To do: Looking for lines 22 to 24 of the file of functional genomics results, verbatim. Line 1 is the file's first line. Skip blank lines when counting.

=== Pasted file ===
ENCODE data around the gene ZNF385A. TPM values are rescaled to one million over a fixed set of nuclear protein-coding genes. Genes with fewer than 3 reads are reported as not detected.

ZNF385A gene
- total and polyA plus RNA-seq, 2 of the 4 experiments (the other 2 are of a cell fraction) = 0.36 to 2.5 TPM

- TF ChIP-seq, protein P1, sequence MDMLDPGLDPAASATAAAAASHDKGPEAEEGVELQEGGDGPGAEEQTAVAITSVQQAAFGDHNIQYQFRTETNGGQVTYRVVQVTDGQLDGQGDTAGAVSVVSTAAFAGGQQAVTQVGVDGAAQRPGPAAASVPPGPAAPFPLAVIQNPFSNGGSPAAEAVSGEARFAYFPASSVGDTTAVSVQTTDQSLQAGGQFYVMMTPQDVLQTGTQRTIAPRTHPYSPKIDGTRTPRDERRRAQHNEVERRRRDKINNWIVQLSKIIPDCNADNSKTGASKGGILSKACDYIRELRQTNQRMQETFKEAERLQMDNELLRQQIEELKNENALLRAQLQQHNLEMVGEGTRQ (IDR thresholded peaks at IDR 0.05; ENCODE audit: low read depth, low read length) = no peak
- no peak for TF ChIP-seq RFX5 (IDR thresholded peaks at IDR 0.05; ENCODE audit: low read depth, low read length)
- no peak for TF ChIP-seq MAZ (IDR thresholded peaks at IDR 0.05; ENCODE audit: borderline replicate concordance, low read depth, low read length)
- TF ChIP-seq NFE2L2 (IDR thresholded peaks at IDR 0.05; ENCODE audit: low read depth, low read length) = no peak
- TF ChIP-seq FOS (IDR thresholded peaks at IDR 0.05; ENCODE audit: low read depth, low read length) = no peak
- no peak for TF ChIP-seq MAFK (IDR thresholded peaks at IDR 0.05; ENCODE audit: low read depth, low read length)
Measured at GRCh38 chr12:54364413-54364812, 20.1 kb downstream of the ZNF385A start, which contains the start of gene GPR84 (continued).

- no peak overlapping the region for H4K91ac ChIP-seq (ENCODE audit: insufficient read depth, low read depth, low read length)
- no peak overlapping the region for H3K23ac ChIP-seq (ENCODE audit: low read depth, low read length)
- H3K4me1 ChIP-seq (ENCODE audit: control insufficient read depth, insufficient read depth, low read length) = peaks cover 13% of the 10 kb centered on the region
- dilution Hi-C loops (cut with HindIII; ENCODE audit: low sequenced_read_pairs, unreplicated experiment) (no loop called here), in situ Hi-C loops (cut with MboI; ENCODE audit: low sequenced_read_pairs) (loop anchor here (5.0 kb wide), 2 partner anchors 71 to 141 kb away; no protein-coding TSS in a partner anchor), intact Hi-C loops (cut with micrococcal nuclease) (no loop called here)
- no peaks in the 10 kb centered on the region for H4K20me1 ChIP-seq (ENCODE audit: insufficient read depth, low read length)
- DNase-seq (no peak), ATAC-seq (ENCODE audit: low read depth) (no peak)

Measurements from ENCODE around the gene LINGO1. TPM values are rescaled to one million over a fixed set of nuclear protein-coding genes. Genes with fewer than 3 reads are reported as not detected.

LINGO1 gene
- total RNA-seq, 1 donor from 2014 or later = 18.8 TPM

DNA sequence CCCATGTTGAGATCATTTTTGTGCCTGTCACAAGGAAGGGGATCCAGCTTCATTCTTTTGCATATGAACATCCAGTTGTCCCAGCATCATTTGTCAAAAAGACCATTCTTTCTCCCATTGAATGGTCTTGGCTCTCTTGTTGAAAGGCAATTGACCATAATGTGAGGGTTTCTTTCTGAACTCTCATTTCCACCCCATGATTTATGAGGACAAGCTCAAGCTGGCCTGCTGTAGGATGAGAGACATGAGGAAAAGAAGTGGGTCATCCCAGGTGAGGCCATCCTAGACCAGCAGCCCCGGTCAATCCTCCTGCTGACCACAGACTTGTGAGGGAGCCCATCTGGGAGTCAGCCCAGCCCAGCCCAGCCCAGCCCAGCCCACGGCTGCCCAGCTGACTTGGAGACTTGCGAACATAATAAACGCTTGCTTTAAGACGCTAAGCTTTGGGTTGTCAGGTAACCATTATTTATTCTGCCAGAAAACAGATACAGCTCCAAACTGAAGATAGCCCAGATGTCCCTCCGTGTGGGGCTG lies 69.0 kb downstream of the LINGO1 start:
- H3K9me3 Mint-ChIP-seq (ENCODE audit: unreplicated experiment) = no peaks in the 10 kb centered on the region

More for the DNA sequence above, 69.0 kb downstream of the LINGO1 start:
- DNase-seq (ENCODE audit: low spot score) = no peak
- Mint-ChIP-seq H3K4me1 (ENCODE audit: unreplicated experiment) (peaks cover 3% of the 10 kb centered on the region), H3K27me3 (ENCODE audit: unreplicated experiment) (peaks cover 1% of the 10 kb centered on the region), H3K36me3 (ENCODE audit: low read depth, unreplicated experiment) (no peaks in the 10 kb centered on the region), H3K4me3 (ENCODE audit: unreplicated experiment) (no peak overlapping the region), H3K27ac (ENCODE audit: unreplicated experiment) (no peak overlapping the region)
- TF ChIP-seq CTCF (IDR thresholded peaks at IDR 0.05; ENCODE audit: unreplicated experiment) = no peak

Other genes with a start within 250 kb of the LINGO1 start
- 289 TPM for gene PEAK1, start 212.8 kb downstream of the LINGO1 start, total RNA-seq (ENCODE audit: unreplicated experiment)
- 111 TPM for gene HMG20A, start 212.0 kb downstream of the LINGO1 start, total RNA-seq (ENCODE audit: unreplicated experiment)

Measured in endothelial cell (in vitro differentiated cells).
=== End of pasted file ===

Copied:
More for the DNA sequence above, 69.0 kb downstream of the LINGO1 start:
- DNase-seq (ENCODE audit: low spot score) = no peak
- Mint-ChIP-seq H3K4me1 (ENCODE audit: unreplicated experiment) (peaks cover 3% of the 10 kb centered on the region), H3K27me3 (ENCODE audit: unreplicated experiment) (peaks cover 1% of the 10 kb centered on the region), H3K36me3 (ENCODE audit: low read depth, unreplicated experiment) (no peaks in the 10 kb centered on the region), H3K4me3 (ENCODE audit: unreplicated experiment) (no peak overlapping the region), H3K27ac (ENCODE audit: unreplicated experiment) (no peak overlapping the region)